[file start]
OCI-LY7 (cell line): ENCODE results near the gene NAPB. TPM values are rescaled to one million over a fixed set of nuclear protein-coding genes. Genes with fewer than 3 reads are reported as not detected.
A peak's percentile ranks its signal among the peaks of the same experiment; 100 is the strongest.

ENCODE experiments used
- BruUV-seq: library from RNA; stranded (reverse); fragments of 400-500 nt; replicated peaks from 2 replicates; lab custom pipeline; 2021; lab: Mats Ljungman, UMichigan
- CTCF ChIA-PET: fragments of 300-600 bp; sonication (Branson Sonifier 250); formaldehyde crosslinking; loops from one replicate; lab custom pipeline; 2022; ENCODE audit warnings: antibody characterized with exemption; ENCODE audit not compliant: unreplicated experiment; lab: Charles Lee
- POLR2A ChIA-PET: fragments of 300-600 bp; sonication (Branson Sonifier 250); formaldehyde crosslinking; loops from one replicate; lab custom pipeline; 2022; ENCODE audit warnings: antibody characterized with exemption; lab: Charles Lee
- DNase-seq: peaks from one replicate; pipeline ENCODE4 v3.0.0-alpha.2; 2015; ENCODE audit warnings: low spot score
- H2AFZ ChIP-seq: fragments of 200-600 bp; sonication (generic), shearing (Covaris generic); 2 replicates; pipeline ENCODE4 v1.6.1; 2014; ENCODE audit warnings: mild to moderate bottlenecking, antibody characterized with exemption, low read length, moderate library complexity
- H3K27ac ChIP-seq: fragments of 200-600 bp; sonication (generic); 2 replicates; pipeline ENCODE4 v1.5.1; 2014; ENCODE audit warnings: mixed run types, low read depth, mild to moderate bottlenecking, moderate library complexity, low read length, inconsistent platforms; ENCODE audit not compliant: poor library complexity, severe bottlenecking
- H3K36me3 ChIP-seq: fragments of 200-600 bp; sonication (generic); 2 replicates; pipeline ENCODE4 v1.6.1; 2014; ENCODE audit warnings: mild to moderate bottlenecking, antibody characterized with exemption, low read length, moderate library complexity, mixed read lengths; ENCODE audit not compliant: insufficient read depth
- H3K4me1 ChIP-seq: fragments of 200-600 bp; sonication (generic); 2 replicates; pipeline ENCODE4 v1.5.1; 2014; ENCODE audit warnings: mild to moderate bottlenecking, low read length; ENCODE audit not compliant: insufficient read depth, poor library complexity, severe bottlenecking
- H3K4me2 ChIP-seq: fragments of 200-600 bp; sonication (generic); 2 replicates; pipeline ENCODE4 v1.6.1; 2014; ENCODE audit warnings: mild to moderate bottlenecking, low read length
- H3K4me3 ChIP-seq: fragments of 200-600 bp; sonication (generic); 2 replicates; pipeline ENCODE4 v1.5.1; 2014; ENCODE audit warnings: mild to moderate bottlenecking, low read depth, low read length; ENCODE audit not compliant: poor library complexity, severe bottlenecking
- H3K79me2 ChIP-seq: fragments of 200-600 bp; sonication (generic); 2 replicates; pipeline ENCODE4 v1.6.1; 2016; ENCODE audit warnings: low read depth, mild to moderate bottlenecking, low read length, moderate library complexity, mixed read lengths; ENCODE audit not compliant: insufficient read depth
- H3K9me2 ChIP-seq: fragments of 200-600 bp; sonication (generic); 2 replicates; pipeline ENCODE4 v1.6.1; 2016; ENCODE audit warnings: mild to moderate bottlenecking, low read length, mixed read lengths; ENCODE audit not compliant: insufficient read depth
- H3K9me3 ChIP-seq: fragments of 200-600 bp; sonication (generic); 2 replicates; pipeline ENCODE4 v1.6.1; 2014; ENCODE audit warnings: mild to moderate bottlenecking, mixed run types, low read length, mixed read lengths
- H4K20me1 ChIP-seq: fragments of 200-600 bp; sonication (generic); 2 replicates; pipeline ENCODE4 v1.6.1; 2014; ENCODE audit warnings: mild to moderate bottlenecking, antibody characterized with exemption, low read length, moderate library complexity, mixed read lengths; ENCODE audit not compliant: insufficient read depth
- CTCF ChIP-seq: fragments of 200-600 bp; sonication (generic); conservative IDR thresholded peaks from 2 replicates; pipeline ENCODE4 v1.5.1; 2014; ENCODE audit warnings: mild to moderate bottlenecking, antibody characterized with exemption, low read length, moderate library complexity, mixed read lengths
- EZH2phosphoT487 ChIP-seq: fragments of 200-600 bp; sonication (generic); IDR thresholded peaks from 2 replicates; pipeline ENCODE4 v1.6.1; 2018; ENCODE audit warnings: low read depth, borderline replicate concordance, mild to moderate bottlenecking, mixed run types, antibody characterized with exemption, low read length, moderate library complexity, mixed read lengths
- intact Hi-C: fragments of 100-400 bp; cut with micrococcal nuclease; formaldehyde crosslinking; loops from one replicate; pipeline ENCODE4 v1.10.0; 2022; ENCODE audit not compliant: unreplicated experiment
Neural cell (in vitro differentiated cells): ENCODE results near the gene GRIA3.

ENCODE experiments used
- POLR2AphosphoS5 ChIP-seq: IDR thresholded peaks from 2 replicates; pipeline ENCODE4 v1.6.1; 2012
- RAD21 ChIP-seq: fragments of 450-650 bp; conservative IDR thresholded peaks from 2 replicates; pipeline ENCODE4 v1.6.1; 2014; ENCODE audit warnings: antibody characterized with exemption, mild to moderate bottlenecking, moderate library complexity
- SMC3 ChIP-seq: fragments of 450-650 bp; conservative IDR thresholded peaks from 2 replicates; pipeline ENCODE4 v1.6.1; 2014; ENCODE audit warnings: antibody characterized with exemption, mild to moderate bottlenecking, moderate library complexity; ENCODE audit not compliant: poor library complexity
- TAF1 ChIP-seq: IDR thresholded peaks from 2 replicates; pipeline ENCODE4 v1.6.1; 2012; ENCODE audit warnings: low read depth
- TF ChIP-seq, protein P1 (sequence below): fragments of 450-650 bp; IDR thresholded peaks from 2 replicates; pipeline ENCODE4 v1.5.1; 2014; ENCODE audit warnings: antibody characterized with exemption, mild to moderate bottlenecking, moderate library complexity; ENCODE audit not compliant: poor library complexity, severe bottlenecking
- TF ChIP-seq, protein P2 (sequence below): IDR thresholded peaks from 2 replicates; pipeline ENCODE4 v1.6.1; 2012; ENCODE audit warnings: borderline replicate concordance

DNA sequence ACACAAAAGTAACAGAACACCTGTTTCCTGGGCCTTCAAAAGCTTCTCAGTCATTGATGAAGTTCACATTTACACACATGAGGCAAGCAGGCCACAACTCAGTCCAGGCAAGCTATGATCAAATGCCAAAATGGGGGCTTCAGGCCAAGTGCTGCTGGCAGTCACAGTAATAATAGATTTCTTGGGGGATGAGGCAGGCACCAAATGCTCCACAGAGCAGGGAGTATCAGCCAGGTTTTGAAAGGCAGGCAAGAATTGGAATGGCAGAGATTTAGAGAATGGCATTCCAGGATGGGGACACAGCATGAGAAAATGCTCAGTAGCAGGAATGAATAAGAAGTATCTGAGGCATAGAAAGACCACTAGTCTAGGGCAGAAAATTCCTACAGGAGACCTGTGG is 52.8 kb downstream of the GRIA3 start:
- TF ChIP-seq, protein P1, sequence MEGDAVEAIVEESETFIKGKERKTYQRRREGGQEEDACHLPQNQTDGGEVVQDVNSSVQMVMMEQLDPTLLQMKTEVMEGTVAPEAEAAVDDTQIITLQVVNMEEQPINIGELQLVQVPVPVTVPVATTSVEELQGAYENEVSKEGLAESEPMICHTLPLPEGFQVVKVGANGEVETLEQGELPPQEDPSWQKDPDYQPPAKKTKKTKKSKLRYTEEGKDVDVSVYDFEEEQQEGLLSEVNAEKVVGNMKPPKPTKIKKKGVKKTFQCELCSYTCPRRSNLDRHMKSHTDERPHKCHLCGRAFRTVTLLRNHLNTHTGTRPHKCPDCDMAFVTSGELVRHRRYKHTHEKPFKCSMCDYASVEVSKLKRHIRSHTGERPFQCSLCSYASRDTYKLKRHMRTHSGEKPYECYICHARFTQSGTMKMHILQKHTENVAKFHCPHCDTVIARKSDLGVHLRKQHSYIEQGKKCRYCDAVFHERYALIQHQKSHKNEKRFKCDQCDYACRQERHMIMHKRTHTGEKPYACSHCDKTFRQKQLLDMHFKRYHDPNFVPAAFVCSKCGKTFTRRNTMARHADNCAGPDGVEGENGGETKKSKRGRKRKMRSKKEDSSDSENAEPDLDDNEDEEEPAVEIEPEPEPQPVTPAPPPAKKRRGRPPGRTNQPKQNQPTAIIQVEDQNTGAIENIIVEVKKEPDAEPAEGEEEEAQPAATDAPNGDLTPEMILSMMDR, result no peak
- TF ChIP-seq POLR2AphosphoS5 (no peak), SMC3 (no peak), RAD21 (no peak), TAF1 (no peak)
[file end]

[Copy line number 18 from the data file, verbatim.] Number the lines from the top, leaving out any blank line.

- CTCF ChIP-seq: fragments of 200-600 bp; sonication (generic); conservative IDR thresholded peaks from 2 replicates; pipeline ENCODE4 v1.5.1; 2014; ENCODE audit warnings: mild to moderate bottlenecking, antibody characterized with exemption, low read length, moderate library complexity, mixed read lengths